Norfolk man turns his life around to help at-risk youth through K.I.N.D.

Posted at 10:30 PM, Jun 14, 2020
and last updated 2020-06-15 05:37:25-04

NORFOLK, Va. - Behind Olive Grove Baptist Church in Norfolk on Sunday, community members held signs sharing powerful testimonials.

One sign read, “Broken” on one side and “Jesus made me whole” on the other. Perhaps the life that changed the most was Stacey Robinson’s. The 50-year-old held a sign that read, “Drug kingpin, sentenced to life with no parole.”

“With prison, I had a second chance,” Robinson said. “With death it’s final. When you’re shooting guns, it’s final. Ain’t no coming back from it.”

Growing up, Robinson said gun violence was all around him. His father was shot and killed when he was four-months-old.

As a teen, Robinson began selling drugs for money, which landed him in federal prison for 24 ½ years.

As for his two sons, his 28-year-old son is currently serving time for gun violence. Robinson’s other son’s life was taken by guns at the age of 22.

“He got killed in the streets of Norfolk,” said Robinson. “I promised myself I was going to try to reach back and save some guy’s sons that maybe they can’t get to.”

Walking free only a few years ago, Robinson never forgot that promise. He returned to the Norfolk neighborhood he came from to help young men break the cycle of violence.

Sunday’s event kicked off the nonprofit he founded, K.I.N.D.

“It’s all about the kids,” said Tony Harold, a friend of Robinson’s. “If we don’t show the kids no purpose, no guidance, they’re lost. They don’t have any chance in life. They got so much peer pressure on them and it’s hard.”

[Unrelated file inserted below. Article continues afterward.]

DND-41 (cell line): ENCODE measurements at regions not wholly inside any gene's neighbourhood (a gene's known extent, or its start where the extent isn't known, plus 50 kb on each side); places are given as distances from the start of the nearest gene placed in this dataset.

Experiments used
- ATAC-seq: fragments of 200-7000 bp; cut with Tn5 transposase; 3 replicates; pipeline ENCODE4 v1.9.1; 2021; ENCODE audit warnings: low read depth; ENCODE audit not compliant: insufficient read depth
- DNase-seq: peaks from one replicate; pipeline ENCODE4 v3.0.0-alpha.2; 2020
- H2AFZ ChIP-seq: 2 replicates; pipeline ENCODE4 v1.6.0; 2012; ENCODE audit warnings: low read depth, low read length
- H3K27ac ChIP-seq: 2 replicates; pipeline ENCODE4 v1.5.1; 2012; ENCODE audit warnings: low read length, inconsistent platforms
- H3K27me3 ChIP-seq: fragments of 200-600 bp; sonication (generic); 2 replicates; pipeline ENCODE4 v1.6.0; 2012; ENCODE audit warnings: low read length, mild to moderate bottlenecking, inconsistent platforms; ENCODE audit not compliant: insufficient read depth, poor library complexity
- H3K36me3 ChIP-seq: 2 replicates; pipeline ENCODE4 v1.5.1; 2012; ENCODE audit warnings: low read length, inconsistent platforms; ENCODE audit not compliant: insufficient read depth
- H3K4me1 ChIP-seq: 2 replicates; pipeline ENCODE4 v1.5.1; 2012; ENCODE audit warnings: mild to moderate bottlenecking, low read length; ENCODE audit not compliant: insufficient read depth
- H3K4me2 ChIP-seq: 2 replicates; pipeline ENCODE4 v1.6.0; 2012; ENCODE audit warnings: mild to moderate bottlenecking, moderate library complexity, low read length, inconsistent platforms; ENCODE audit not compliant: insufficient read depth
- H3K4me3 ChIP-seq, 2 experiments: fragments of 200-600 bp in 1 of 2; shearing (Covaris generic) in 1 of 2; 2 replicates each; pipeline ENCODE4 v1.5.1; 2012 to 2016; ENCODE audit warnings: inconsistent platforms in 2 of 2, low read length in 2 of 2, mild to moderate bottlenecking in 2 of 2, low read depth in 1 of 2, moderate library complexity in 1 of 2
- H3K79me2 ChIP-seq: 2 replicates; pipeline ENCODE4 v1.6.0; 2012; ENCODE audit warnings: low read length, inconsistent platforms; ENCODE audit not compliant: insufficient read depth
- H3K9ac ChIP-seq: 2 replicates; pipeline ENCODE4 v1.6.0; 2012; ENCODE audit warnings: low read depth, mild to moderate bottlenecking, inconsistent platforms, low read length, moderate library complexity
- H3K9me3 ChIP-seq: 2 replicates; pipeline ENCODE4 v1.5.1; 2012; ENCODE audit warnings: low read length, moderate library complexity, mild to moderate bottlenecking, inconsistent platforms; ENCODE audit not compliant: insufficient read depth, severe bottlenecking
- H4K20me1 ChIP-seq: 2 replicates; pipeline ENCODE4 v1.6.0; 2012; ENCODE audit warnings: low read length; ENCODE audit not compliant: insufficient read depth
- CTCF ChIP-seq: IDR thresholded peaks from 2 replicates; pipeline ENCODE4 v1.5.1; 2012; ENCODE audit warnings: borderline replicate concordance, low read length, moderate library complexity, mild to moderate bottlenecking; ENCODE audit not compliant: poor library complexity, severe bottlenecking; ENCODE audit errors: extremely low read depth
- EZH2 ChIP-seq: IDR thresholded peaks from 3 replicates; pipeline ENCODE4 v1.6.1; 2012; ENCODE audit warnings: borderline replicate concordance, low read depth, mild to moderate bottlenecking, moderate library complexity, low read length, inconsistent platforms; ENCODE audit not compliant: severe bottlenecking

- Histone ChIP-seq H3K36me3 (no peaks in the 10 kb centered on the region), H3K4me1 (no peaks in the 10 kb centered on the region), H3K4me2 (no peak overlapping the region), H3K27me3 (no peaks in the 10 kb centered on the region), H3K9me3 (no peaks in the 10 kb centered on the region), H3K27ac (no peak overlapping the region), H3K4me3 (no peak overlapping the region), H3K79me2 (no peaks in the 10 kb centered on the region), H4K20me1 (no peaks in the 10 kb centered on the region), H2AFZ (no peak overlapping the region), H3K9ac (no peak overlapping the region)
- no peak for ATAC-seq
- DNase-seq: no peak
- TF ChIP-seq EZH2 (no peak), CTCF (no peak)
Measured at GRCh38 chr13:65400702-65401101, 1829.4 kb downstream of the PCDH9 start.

K.I.N.D. stands for Kings in Need of Development. Its goal is to connect teenage men with mentors, set them up with opportunities, train them for trades jobs and give them an alternative to gang violence, or a life behind bars.

“No jail; no jail in my future,” said 15-year-old Traivon Simmons. “I want to go down the good path, not the bad one.”

Robinson is partnering with local churches so he can eventually provide homes for at-risk youth.

Christian Embassy church in Chesapeake is one of the partners.

“We just want to partner with him and do whatever we can to come alongside him to help save these kids’ lives,” said Jeff Guill, a leader with the church.

Robinson said it was God who saved him. The other side of his sign read, “Jesus set me free.” He’s now making a new name for himself.

“What I want my legacy to be, it’s not that of a drug dealer, but one of a guy that came back and tried to provide hope in a community that he’s seen a lot of hopelessness in,” Robinson said. “Guys that look like me, that could end up in the same places I ended up, I’m trying to prevent that.”